Rain of Light

My title, not the artist’s. The artist left it untitled so I thought, what if I call it ”Rain of Light”, isn’t it more fitting? Presumptuous may be, but it was the first thing that came to mind when I saw it illuminating the stairwell, making it an integral part of the museum rather than a solely utilitarian feature. I instantly thanked myself for choosing to take the stairs instead of the lift.

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Ambience

Felix Gonzalez-Torres
”Untitled” (America), 1994

Twelve light strings, each with forty-two 15-watt lightbulbs and rubber sockets, at the stairwell of The Whitney Museum of American aRt.

September 10th, 2016

No Sex, No City: Miranda

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Steward Uoo
No Sex, No City: Miranda, 2013 (detail)

Polyurethane resin, epoxy, ink, pigment, acrylic paint, wires, cables, clothing, accessories, ferrofluid, razor wire, steel, feathers, human and synthetic hair, makeup, glitter, synthetic eyelashes, maggot cocoons, flies, dust, and other materials

When the unrelated, the unexpected and the repellent get together to form a thing of beauty.

At the Whitney Museum of American Art

September 10th, 2016

Slumped against the pillows

Feeling

…Exhausted…
…Bored…
…Don’t mind me, go ahead…
…Melancholy…
…Wake me up the day after the day after…
…Mellow and relaxed…
…Waisted…
…Pretty fucked up…
…Peaceful…
…Alone, together at last…
…Too old for this…
Happy, tired and excited… (as seen through the humorous eye of Gil. You can check Gil’s funny, happy, tired and excited cartoons on his blog les dessins d’humeur de gil).
……..
(fill in the blanks)

I am the female version of this man, if only for a few minutes on any given day. Except bored – I’m never bored. And haven’t had a hangover in a long-long time.
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Rudolf Singel

Untitled (After Sam), 2005-6
Oil on canvas

The Whitney Museum of American Art

September 10th, 2016

New Yorkers I

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Howard Kanovitz
New Yorkers I, 1965
Acrylic, graphite pencil, fabricated chalk on linen

This painting depicts composer Richard Rodgers who, together with Oscar Hammerstein, co-wrote such legendary Broadway musicals as Oklahoma!, South Pacific and the Sound of Music. Howard Kanovitz based the painting on a newspaper photograph because he was impressed by its low definition quality which suggested an isolation of the figures from their environment. It was the same quality that made me want to capture the detail on the first photo above.

September 10th, 2016 at The Whitney

Ethel Scull 36 Times

Love him or hate him, Andy Warhol is one of the most important pop icons of the twentieth century, his art still gaining both in popularity and value. I’m on the side of the haters to be honest, but that doesn’t prevent me from admiring some of his works like the Screen Tests or this very screenprint of Ethel Scull – enough to borrow and use it as my blog profile.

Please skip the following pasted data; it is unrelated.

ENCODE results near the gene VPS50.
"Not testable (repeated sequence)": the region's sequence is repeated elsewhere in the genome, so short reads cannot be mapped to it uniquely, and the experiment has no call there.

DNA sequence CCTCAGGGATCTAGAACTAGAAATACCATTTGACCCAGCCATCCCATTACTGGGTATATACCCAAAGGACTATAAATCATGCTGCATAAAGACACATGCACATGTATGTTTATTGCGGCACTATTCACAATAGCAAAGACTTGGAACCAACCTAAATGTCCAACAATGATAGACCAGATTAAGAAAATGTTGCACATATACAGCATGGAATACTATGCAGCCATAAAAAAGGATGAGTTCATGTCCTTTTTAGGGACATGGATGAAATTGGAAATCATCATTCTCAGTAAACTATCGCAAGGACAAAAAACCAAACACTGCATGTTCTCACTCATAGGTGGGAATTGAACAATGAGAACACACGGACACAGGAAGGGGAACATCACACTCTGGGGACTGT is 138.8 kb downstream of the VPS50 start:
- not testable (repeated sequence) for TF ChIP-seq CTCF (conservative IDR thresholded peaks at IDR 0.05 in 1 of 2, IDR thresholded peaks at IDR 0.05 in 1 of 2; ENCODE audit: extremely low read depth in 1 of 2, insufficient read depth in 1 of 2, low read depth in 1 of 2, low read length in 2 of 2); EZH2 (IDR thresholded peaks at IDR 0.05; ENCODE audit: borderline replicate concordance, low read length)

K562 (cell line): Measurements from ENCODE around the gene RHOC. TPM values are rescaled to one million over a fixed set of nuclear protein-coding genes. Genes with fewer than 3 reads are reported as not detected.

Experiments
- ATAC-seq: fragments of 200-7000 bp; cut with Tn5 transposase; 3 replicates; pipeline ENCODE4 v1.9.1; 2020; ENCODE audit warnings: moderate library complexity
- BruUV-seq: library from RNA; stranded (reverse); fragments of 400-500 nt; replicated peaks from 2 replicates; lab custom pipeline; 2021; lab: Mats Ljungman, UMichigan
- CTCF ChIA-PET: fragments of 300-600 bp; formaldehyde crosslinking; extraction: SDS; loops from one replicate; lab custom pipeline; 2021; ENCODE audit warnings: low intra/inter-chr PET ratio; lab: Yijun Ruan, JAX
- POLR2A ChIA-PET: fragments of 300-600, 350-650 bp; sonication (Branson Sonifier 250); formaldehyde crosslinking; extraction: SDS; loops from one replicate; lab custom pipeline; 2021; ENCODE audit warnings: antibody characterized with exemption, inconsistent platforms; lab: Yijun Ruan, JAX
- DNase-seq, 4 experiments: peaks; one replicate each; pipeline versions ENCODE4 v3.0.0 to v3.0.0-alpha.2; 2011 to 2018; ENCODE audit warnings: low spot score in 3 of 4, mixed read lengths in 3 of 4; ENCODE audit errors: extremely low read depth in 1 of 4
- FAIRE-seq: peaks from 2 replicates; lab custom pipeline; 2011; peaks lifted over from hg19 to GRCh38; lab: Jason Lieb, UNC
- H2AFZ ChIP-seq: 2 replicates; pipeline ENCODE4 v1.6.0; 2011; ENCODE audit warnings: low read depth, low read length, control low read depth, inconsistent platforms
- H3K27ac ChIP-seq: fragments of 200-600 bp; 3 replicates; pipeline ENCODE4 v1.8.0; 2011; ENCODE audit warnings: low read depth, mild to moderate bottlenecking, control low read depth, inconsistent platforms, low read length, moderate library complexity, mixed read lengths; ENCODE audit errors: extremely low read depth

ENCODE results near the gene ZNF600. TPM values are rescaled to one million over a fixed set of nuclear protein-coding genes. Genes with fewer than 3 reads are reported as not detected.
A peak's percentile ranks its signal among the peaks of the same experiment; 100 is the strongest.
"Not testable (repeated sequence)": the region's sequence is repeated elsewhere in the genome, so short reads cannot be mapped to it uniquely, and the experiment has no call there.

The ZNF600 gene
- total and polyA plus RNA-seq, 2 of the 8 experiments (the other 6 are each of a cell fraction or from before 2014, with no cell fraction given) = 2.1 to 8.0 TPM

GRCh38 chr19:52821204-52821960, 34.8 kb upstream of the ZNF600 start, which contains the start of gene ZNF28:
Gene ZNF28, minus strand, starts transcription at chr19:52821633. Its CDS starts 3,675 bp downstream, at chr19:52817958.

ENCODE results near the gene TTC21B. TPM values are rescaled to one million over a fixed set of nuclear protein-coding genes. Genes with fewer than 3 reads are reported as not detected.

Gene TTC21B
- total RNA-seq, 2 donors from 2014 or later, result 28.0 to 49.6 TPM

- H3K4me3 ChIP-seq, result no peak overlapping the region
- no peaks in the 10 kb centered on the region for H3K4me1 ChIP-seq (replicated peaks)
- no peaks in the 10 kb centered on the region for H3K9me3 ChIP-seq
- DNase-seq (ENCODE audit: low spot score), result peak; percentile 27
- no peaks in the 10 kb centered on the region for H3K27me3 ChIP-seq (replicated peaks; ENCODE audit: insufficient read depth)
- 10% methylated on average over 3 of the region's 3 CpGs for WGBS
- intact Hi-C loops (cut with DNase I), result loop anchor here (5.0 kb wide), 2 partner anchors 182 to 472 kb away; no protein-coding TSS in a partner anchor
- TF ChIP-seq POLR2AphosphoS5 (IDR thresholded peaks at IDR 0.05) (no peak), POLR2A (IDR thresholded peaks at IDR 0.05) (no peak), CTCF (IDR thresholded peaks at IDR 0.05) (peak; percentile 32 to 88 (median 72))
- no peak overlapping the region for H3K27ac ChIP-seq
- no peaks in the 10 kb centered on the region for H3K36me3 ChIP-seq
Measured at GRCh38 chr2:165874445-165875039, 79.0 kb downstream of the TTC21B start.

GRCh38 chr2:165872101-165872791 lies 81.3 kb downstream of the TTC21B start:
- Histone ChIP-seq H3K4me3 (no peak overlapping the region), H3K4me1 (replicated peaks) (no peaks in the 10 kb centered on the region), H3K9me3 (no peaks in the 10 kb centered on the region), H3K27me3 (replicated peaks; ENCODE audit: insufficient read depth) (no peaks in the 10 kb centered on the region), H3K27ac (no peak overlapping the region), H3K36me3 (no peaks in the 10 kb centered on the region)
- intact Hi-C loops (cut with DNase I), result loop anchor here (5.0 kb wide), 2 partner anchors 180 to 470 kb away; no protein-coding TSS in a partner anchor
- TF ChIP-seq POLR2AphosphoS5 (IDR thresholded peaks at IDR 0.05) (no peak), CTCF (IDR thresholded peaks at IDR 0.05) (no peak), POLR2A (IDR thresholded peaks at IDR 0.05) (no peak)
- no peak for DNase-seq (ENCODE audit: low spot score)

”Ethel Scull 36 Times” was one of Warhol’s first commissioned portraits for which he escorted Ethel Scull, a patron and collector of modern art, to a Photomat in Times Square. There, under his direction, they took more than a hundred photos with Ms Scull posing with or without sunglasses, making serious or playful faces, in short having some silly fun. Warhol chose 36 of these poses and here is the end result. What attracts me most about it, is this personification of joie de vivre with a certain je ne sais quoi, emanated from every pose.

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Andy Warhol
Ethel Scull 36 Times, 1963
Acrylic and screenprint on canvas

The Whitney Museum of American Art

September 10th, 2016

Marilyn Pursued

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Marilyn Pursued by Death, 1963
Rosalyn Dexler
Acrylic and paper collage on canvas

From the accompanying caption: [… On the day this source photograph was taken in 1956, Marilyn Monroe and Arthur Miller were to announce their upcoming marriage; in the frenzy to cover the event, a car carrying reporters crashed, killing at least one member of the press. Drexler’s painting is an eerie evocation on the sometimes tragic results of our society’s insatiable desire for celebrity news.]

The Whitney Museum of American Art

September 10th, 2016

This Gentleman

wp20160910_194957Edward Hopper
Self Portrait, 1925-30
Oil on canvas

Edward Hopper’s wife Josephine was the model for this painting. She was 78 at the time but Hopper chose to depict a much younger version of her.

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Edward Hopper
A Woman in the Sun, 1961
Oil on linen

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Study for Office at Night, 1940
Fabricated chalk and graphite pencil on paper

A precious albeit brief encounter. Always a pleasure dear Sir!

September 10th, 2016 at the Whitney